certain kinds of loss of randomness are prevented—sometimes by explicit suspension of trading.

But why is there randomness in markets in the first place?

Practical experience suggests that particularly on short timescales much of the randomness that one sees is purely a consequence of internal dynamics in the market, and has little if anything to do with the nature or value of what is being traded.

So how can one understand what is going on? One needs a basic model for the operation and interaction of a large number of entities in a market. But traditional mathematics, with its emphasis on reducing everything to a small number of continuous numerical functions, has rather little to offer along these lines.

The idea of thinking in terms of programs seems, however, much more promising. Indeed, as a first approximation one can imagine that much as in a cellular automaton entities in a market could follow simple rules based on the behavior of other entities.

To be at all realistic one would have to set up an elaborate network to represent the flow of information between different entities. And one would have to assign fairly complicated rules to each entity—certainly as complicated as the rules in a typical programmed trading system. But from what we have learned in this book it seems likely that this kind of complexity in the underlying structure of the system will not have a crucial effect on its overall behavior.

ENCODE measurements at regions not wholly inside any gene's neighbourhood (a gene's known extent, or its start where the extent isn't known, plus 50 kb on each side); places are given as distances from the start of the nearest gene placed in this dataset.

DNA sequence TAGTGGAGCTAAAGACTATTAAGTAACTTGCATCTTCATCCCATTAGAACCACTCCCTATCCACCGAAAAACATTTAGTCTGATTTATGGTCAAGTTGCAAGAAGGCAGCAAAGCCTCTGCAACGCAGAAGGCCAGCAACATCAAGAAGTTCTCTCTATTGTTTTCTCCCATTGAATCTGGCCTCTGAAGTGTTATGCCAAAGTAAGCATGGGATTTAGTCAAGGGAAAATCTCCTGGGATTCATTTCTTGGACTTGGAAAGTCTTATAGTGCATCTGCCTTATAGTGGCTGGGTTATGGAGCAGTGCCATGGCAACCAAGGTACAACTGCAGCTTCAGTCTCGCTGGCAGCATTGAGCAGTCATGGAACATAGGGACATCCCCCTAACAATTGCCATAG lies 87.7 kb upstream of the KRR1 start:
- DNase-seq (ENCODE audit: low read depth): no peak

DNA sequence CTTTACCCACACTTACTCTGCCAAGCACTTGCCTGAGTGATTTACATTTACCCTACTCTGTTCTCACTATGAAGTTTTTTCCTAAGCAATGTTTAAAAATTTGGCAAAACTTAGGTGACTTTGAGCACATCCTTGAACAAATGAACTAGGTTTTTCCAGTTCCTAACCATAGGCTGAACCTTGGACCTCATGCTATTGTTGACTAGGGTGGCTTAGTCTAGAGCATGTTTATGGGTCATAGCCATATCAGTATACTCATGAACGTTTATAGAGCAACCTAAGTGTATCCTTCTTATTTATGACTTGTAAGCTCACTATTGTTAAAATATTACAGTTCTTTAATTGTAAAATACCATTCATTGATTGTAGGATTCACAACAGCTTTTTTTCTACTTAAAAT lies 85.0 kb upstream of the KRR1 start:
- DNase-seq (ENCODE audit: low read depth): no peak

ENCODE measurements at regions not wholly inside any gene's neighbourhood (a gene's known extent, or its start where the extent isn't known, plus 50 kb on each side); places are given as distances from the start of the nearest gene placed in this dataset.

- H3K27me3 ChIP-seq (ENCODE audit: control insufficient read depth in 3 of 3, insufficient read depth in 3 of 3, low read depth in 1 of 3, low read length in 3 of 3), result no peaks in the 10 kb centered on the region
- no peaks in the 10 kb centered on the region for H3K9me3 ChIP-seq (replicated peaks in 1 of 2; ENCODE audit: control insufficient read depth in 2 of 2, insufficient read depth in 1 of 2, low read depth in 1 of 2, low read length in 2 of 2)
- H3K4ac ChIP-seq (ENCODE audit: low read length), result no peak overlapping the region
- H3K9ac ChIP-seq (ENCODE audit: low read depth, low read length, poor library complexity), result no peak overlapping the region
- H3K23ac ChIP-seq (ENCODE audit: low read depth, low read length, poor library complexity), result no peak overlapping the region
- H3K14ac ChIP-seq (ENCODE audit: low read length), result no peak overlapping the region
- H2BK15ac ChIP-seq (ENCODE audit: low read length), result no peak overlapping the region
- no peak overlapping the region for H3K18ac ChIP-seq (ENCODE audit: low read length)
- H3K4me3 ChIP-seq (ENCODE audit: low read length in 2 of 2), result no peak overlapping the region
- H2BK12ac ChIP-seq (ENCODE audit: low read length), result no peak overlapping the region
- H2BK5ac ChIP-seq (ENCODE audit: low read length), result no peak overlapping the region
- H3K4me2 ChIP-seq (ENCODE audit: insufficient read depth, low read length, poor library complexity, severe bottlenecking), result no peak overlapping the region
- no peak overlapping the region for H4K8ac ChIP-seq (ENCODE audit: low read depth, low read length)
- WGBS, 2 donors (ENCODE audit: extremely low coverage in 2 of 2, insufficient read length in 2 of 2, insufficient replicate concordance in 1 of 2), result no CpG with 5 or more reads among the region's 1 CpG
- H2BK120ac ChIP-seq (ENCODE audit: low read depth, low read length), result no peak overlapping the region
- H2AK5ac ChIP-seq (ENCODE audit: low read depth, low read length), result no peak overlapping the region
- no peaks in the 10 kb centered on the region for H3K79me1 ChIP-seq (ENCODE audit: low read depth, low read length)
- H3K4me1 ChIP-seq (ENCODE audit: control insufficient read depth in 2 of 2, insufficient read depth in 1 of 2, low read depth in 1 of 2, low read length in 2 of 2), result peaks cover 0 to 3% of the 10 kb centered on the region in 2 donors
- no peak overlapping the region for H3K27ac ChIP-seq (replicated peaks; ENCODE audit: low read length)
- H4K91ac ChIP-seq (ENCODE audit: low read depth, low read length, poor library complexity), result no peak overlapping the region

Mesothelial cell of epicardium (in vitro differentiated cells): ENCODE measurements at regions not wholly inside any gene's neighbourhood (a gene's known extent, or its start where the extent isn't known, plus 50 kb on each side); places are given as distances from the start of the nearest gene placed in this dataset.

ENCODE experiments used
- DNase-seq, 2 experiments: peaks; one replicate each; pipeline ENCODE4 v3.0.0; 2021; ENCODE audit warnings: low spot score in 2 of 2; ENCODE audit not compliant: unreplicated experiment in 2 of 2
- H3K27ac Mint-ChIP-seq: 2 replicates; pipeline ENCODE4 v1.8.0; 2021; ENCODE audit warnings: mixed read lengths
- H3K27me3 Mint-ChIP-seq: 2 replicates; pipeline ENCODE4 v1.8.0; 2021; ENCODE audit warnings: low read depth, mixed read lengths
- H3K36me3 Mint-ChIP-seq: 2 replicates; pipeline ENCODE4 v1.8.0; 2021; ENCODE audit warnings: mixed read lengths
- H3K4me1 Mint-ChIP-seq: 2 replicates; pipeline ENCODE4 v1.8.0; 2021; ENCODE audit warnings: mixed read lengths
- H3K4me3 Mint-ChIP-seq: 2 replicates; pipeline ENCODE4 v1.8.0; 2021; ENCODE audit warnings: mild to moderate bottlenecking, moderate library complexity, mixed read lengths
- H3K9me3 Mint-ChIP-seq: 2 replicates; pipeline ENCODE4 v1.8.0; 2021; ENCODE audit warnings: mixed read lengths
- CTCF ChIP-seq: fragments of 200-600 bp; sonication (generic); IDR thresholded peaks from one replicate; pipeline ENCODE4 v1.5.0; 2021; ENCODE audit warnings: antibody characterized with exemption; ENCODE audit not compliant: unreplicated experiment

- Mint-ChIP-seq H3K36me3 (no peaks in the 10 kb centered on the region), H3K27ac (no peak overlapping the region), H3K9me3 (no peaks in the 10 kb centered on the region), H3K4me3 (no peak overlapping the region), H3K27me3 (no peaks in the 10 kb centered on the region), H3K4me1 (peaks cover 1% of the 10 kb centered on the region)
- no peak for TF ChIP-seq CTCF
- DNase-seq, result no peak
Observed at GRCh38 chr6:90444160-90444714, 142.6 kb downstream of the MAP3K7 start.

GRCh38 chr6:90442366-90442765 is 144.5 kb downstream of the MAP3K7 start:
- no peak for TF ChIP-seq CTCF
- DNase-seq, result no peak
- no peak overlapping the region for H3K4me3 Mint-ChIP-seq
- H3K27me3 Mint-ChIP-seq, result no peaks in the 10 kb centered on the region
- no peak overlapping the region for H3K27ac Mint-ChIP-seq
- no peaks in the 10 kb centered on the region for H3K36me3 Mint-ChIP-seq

And so as a minimal idealization one can for example try viewing a market as being like a simple one-dimensional cellular automaton. Each cell then corresponds to a single trading entity, and the color of the cell at a particular step specifies whether that entity chooses to buy or sell at that step. One can imagine all sorts of schemes by which such colors could be updated. But as a very simple idealization of the way that information flows in a market, one can, for example, take each color to be given by a fixed rule that is based on each entity looking at the actions of its neighbors on the previous step.

With traditional intuition one would assume that such a simple model must have extremely simple behavior, and certainly nothing like what is seen in a real market. But as we have discovered in this book,